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Revealed: Why Panther’s $17m proposal to National Guard failed

Robin Miller
Tuesday, 11 February 2014
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Money wasn’t the only reason the National Guard chose Rahal Letterman Lanigan Racing over Panther Racing for the 2014 IndyCar season but it damn sure was one of the determining factors. And it was nearly a $5 million difference.

In the official, five-page bid protest results posted by the National Guard and acquired on-line by, it is revealed that team owner John Barnes and Panther Brands LLC asked for a staggering sum of $17,219,658.47 for its one-car effort and subsequent off-track programs, activations and promotions.

Bobby Rahal’s group, which was verbally awarded the contract on Sept. 27, 2013, and officially confirmed on Jan. 17, 2014, after Barnes’ protest was denied, requested a budget of $12,693,967.47 to run Graham Rahal in 2014 and provide the aforementioned off-track support.

Both are huge numbers in this day and age of dwindling sponsorships for IndyCar and six teams were solicited by Docupak (Document and Packaging Brokers, which administers the various forms of Army National Guard sponsorships on behalf of LM & O Advertising).

“The contract award would be made on a best value basis, considering pricing, added value marketing programs and anticipated return on investment,” read the background of the U.S. Government Accountability Office (GAO) protest.

Teams were also asked to: “Provide a variety of services and activities, including driver appearances, special paint schemes and an activation footprint within the IndyCar “Fan Zone” exclusive to the Army National Guard.”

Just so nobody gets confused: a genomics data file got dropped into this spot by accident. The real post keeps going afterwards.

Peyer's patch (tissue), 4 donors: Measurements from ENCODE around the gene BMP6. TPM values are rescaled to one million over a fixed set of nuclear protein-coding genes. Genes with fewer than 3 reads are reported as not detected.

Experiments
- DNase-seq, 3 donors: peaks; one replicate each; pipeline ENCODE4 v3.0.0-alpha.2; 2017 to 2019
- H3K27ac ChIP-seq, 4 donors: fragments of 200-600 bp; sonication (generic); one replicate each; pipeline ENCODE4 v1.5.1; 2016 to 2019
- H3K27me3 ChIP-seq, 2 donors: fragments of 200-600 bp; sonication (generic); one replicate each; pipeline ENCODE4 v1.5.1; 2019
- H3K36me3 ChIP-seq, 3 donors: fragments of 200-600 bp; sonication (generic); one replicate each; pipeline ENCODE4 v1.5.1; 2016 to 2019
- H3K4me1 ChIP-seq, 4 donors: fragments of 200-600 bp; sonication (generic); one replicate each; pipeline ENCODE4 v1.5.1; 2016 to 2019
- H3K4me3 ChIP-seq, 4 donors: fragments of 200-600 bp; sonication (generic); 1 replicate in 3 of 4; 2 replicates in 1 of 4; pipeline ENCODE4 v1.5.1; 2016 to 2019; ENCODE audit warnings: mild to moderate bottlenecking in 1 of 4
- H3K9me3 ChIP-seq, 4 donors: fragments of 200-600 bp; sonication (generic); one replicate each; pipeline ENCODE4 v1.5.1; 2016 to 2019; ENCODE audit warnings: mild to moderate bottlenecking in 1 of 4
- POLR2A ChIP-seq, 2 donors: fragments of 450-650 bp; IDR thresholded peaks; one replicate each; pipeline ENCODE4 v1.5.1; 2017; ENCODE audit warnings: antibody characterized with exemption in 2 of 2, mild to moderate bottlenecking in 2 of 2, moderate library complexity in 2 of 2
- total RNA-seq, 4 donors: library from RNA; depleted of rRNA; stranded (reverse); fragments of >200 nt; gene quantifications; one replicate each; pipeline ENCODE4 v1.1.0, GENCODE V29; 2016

David Letterman’s presence and national clout undoubtedly helped make the case for RLLR, along with the team’s history, a personable, second generation, American driver and a considerably lower budget.

In the protest, The Guard asked Docupak to evaluate five categories between the two teams and RLL was judged better in three of them. Understanding the requirements: Panther was acceptable and RLL was outstanding. Soundness of Approach: Panther was good and RLL was outstanding. Overall technical (risk): Panther was good (and a low risk) and RLL outstanding (and a low risk). They were both rated good in qualifications of personnel.

And the final category was price.

The evaluators determined that “Panther Brands had three weaknesses and concluded that Panther Brands had a weakness for failing to propose any branding or media opportunities outside IndyCar or existing military programs to expand the Army National Guard reach or cultivate a more diverse target.”

Barnes argued that Docupak improperly evaluated proposals and that Panther Brands was the only one capable of providing the Army National Guard with space in the IndyCar Fan Zone because of an exclusive agreement.

In her summation, Guard general counsel Susan Poling wrote:

“Panther Brands has not demonstrated that the agency has violated any procurement laws or regulations or otherwise acted unreasonably by accepting RLL’s proposal unequivocally committed to meeting the requirement to provide space in the IndyCar Fan Zone. Moreover, IndyCar confirmed that it would be able to provide RLL with space within The Fan Zone for 2014.

“Although Panther Brands contends that it has been prejudiced by the agency’s evaluation of a weakness for failing to propose any branding or media opportunities outside the IndyCar or existing military programs, the record does not show any reasonable possibility that this evaluated weakness affected the agency’s selection decision, given that RLL’s proposal would remain higher rated and lower priced.

“The protest is denied.”

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